School Lane, Haigh
Part of Group: Yes 1 Oth
At Risk: Yes
Historic England Ref: 102 (Link)
2023 - Currently undergoing £20 million restoration as part of the Government Levelling-Up Fund .
History of the Hall.
James, who became 24th Earl of Crawford in 1825 and was created Baron Wigan of Haigh Hall, was the builder of the present building. The old hall, a relic of Norman times, had been considerably enlarged in Elizabethan times, had been allowed to fall into a state of dilapidation after the death of the last Sir Roger, and had been reinforced by Earl Alexander.
Earl James, who had inherited the engineering and practical abilities of the Bradshaighs as well as the business ability of his father, undertook the task of rebuilding.
The work was started about 1830 and completed about 1849. It was built on the site of the old hall, and the Earl lived in Park Cottages, then comparatively modern, while the work was being carried out, and, as jt was the age of nicknames, earned himself the nickname of Jimmy in the Trees. He drew his own plans, directed the workmen himself, and used his own materials.
It is an imposing and solid square block, typical of the period, built round a small courtyard. The stone of which it is built is a hard sandstone, which was quarried in the Parbold area, brought to Haigh by canal, and dressed on the spot by John Haig, a Scots apprentice, with steam-driven saws specially designed for the purpose. The supply of building stone of that quality ran out, so the top part of the Hall was not completed in the way originally intended. The walls now have a slight tendency to lean outward owing to mining carried out all round, although not actually underneath the Hall, which stands on a plateau, and is quite safe. The iron work used came from the Haigh Foundry.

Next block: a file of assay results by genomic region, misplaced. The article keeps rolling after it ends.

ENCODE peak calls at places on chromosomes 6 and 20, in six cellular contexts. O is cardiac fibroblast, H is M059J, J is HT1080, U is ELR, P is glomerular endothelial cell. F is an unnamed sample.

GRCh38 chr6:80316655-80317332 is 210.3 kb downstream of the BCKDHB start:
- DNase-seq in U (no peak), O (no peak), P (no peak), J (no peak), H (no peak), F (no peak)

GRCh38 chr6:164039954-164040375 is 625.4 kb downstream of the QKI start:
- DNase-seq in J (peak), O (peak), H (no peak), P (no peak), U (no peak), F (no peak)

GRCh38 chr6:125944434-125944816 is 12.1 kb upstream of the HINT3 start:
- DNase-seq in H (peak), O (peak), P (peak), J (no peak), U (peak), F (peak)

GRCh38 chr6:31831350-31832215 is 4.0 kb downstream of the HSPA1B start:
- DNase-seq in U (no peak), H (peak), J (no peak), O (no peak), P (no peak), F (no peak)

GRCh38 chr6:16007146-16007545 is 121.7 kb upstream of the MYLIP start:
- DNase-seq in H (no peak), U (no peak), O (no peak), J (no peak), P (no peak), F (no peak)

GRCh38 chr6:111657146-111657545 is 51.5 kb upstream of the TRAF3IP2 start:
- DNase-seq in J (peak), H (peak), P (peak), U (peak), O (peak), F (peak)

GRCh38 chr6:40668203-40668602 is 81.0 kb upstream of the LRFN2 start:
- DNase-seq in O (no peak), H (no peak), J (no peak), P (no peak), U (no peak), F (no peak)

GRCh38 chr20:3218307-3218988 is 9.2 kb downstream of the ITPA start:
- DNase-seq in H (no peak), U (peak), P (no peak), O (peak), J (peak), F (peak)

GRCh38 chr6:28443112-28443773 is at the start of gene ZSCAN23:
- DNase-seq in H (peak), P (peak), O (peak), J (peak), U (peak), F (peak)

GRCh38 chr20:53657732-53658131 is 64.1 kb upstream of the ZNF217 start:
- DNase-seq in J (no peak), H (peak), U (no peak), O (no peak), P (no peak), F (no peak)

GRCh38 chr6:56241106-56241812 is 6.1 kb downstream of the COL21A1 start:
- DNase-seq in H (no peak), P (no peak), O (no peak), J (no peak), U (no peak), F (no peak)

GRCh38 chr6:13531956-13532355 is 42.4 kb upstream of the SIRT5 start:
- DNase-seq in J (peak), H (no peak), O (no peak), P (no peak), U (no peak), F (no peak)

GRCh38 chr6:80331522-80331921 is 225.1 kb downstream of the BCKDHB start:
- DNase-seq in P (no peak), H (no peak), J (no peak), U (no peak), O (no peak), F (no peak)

Some of the doors attract one’s attention. They arc of fumed oak from the estate, a lost craft today on account of the time taken to complete the process, while the doorways and surrounds are made of wood brought from the Earl’s Jamaican plantations. The marble fireplaces and plaster ceilings arc worthy of notice and were brought from Paris, the only materials which did not come from his own estates.
Certain ideas and materials were incorporated from the old hall. A narrow twisting staircase guards one approach to the Earl’s bedroom, perpetuating the idea of a knight being in a good position to defend himself and his lady. In the reign of Queen Anne, Tim Runnigar, a Wigan woodcarver, supplied a staircase, gallery, and three-arched arcade for the sum of £50, half of which was paid on delivery of the materials, and his work is of high quality. The staircase was used in one part of the present building, while the arcade is in one of the present refreshment rooms.
The house is full of the Earl’s inventions. The windows fit into draughtproof steel slots, easily opened from inside, but impossible to open from outside. The outside doors had no locks and could not be opened from outside, something that had to be rectified in the last war in the interests of civil defence.
Inside doors are fitted with patent hinges allowing them to swing back through a complete half circle, and by a twist of the handle automatically bolt themselves open. The staircases are keyed, the bottom stair holding the weight, but to an observer they appear most unsafe.
The main staircase was strengthened by the addition of steel girders in 1951, as the Earl’s staircase was made to stand the ordinary weight of a private residence, and not that of a public building. The roof is made of lead, which being so heavy would collapse were it not fitted with springs underneath it.
All doors leading to the back staircase, which runs from the top of the house to the kitchen quarters, were fitted with green baize. All the corridors look alike, particularly when furnished and carpeted, so that when a workman was called in to do a he was told to look for a green baize door when he had finished. Heating was by means of a hot air system combined with open fires. The system was most effective for keeping the corridors and large rooms at an even temperature, but seven boilers were needed and used a lot of fuel. The open fires gave additional warmth and cheer when sitting in the drawing-room, or having a meal. The last parts to be built were an extension on the roof, called the Noah’s Ark, where the Earl’s sons slept, and the portico, the large flagstones being specially noticeable.
The material for these last portions came from the delph near the Alms-houses in Leyland Mill Lane.
Reproduced from a booklet produced in 1957 by H.H.G Arthur, Wigan Council Librarian
Haigh Hall History
A collection of articles and resources relating to the history of the Hall, the people, and the wider estate of Haigh.